One of the things that was a hard choice for me this Magic season was whether or not to head to the Season Two Invitational.
Just before Belgium, I had a long conversation with Patrick Sullivan about wanting to give some more attention to my Magic game. One of the things that I love about the Open Series circuit is that there is a constant attention to Standard. If we think about the development of decks on the Open Series circuit, there is a lot of credit (some say ‘blame’) to be given to it for making some of the most potent decks into razor-sharp weapons. When I think about Caw-Blade, for example, I can’t imagine the deck would be nearly as well-formed as it ended up being were it not for the Open Series. The same thing is true, I think, of Mono-Black Devotion more recently.
The time I spent developing my version of U/W Control came out of a time of both PTQs and the Open Series; I think my success with the deck really was reliant on the time I spent honing the deck in both circuits, and my games in the SCG events. In my conversation with him, Patrick was the incredible, awesome guy you’d expect, and encouraged me to pursue more Magic, including the SCG events, with a lot of vim and vigor.
So, the Season Two Invitational was on my calendar, but, of course, things happen.
One of those things was that I had enough Pro Points to really try to reach for the stars and try to pursue achieving Platinum in the Pro Players Club. I’m still a ways off of that goal, but hitting as many Grand Prix as possible is an important way to go about achieving it.
This last week, I hit Las Vegas, and it felt like Wisconsin hit the event like a sledgehammer. The crew in Madison had put a ton of work into Modern Master 2015, and I knew that, walking into the event, it was entirely possible that any of us could win the event. We got 1st and 2nd at one of the two Las Vegas Grand Prix, 2nd at the other, and won one of the two Super Sunday Series events. I, on the other hand, finished at 6-3. It was well below where I was hoping, but that’s the way the cookie crumbled. The pool I opened was probably in the bottom 10% of sealed pools I’ve seen in the format, and one of the realities of Magic is that no matter how prepared you are, Magic will reward you over time, but not necessarily specifically at one event. Things can go wrong. That’s just how it goes…
After the Grand Prix, rather than head to Columbus for the Season Two Invitational, the plan was to stay in town for the week for another major event and try to get in whatever practice I could when I was able. Aside from the Standard events of the weekend following Grand Prix Vegas, there was Grand Prix Charlotte and Modern to consider.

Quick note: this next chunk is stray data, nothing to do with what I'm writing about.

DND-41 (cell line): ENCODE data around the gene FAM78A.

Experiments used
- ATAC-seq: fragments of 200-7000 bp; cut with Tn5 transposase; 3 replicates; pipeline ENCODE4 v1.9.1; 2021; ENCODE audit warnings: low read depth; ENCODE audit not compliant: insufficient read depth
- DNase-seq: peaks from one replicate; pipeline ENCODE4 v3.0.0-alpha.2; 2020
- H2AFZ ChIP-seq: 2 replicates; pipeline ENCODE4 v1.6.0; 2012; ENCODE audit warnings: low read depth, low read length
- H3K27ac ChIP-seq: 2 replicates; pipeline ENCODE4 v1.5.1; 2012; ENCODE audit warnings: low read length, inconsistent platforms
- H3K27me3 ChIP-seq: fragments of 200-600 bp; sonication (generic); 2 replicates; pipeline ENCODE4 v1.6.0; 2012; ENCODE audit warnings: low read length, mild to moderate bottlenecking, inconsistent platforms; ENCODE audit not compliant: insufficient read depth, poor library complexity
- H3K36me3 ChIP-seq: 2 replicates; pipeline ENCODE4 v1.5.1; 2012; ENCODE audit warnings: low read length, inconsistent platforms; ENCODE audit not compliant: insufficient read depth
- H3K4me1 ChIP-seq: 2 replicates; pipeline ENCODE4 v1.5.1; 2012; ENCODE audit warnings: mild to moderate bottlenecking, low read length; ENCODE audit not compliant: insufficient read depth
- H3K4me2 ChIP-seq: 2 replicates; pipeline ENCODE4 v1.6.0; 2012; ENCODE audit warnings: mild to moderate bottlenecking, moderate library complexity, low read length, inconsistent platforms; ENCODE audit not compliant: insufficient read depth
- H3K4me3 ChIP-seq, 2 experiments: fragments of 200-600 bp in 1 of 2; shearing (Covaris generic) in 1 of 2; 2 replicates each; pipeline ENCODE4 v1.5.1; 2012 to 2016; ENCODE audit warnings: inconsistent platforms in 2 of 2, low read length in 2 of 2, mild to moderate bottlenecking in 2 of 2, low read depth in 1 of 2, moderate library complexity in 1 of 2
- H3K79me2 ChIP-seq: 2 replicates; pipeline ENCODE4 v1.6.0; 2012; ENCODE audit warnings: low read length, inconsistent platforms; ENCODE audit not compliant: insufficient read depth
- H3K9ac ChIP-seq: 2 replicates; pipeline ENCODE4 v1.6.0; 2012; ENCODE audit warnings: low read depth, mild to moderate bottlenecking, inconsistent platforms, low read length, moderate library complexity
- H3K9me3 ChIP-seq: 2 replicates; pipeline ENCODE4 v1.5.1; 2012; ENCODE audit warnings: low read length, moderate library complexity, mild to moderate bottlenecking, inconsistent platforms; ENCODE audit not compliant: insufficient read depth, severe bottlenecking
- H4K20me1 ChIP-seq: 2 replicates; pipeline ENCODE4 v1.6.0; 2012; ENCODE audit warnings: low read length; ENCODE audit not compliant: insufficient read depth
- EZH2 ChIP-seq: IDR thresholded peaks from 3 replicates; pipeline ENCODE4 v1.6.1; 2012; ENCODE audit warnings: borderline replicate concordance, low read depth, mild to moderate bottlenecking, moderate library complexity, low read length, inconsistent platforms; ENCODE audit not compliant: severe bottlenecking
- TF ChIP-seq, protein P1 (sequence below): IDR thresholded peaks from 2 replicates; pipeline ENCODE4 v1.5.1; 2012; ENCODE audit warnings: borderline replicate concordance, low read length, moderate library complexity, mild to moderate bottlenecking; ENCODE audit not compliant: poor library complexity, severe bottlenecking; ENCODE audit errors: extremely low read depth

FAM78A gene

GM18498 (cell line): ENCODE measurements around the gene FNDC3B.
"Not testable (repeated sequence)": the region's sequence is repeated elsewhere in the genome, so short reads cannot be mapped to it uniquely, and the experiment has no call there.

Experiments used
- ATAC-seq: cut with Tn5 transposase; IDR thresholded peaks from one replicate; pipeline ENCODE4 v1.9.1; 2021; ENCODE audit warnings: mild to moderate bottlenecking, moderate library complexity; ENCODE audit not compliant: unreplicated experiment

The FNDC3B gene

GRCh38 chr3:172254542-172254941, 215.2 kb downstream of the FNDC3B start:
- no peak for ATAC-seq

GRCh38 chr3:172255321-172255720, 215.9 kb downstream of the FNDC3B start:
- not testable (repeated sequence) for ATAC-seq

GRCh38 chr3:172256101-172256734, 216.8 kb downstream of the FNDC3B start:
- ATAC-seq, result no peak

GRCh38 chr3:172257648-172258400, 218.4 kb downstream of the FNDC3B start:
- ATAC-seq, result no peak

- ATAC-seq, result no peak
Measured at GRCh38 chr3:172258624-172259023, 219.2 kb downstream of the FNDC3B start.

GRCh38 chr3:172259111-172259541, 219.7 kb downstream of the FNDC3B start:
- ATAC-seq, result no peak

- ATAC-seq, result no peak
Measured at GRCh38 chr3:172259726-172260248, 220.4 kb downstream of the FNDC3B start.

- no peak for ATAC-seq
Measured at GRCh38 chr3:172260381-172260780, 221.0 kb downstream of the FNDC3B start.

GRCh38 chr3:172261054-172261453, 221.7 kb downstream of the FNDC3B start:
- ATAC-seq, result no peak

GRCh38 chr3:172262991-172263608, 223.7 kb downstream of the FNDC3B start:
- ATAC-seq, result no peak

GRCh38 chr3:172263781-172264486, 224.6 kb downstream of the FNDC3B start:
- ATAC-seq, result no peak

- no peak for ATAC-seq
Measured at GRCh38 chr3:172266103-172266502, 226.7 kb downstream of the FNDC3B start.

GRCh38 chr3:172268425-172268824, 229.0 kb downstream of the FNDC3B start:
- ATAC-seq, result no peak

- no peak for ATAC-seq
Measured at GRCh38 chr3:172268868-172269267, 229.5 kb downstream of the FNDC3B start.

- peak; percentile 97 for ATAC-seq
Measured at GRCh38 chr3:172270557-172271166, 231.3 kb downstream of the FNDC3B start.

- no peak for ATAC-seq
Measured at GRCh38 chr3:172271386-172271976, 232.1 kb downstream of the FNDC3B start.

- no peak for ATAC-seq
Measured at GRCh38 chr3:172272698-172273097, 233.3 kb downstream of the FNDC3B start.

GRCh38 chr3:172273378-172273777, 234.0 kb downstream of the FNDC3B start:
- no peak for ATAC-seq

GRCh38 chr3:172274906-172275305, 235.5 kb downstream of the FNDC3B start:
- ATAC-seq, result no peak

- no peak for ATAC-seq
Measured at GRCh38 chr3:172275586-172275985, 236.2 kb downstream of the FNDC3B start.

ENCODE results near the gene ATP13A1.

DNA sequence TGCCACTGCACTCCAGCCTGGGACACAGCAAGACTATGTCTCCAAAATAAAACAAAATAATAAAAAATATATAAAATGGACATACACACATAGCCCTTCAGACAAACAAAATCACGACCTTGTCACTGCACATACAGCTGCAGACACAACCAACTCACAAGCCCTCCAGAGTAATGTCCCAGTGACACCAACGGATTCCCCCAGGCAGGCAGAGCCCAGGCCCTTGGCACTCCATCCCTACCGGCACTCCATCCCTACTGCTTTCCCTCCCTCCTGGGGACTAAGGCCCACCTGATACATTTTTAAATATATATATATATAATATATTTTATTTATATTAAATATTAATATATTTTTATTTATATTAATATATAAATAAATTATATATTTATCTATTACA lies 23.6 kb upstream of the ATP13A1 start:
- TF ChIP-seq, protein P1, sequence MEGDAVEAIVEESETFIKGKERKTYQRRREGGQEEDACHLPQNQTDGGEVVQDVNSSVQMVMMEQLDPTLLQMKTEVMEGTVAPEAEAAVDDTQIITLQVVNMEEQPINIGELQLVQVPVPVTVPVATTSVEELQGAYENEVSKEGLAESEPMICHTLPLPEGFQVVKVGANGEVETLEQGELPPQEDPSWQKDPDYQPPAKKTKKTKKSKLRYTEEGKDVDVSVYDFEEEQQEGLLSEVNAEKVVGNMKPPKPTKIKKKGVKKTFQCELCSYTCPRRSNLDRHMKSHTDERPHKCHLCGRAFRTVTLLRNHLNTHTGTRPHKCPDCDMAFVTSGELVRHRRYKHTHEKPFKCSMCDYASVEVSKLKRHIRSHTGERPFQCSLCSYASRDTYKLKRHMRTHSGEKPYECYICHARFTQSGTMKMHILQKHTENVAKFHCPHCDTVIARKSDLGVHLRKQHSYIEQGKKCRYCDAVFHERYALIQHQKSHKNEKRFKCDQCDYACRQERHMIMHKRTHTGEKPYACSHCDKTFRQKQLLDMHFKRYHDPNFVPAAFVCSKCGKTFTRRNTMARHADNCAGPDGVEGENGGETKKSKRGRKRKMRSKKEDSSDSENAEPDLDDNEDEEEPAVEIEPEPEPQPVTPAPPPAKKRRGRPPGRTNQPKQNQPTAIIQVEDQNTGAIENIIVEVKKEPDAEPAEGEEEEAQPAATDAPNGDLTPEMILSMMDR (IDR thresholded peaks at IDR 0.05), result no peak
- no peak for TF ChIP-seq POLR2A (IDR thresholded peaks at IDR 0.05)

Craig Wescoe, philosopher and scholar extraordinaire, had gathered a number of people in a condo in Vegas to do some work on Standard for the following weekend. I’ve popped in a few times, alternately beating and being beaten by Lauren Nolen, Brandon Nelson, Caleb Durward, and others.
The deck I’ve played the most is U/B Control, of course, with numerous iterations from my PT deck.
At this point, I’m still trying to nail this deck down. There are just a wild amount of ways to build it. One of the great strengths of the deck is that you can aim its guns at any deck and basically obliterate it. Unfortunately, it isn’t the kind of deck that can be built to just take on all comers.
I’ve tried the following:
- 2-4 Ashiok, Nightmare Weaver
- 1-2 Ugin, the Spirit Dragon
- 2-4 Perilous Vault
- 0-2 Aetherspouts
- 3-4 Bile Blight
- 3-4 Dig Through Time
- 0-2 Dissipate
- 0-1 Dragonlord’s Prerogative
- 0-2 Anticipate
- 0-2 Jace’s Ingenuity
- 0-2 Silence the Believers
- 0-1 Ultimate Price
- 0-1 Crux of Fate
- 0-2 Drown in Sorrow
- 0-1 Interpret the Signs
There are just a large number of ways you can go with this deck, and they all have their merits based on the metagame.
If you’re thinking about playing this deck and you haven’t already extensively playtested with it, I have a piece of advice for you: don’t. This deck is very powerful, but it is also not very forgiving. Even in the good matchups, this deck can win, and win quite often – but it often wins only just barely. So if you’re hungry for some wins at the Season Two Invitational, unless you’ve put in the work I’d recommend another deck for would-be control players:
I love Dragonlord Ojutai. I love it so much, in fact, that I keep contemplating what I’d have to do to make this card work in Modern (if that is even possible). For the would-be Esper Dragons player, one of the things that you get is the complete salvation offered by lines of play that begin with Dragonlord Ojutai and end up with some avalanche of cards that just bury your opponent. I’ve strung together chains of Crux of Fate into Foul-Tongue Invocation and Silumgar’s Scorn, ending up quite comfortably in control.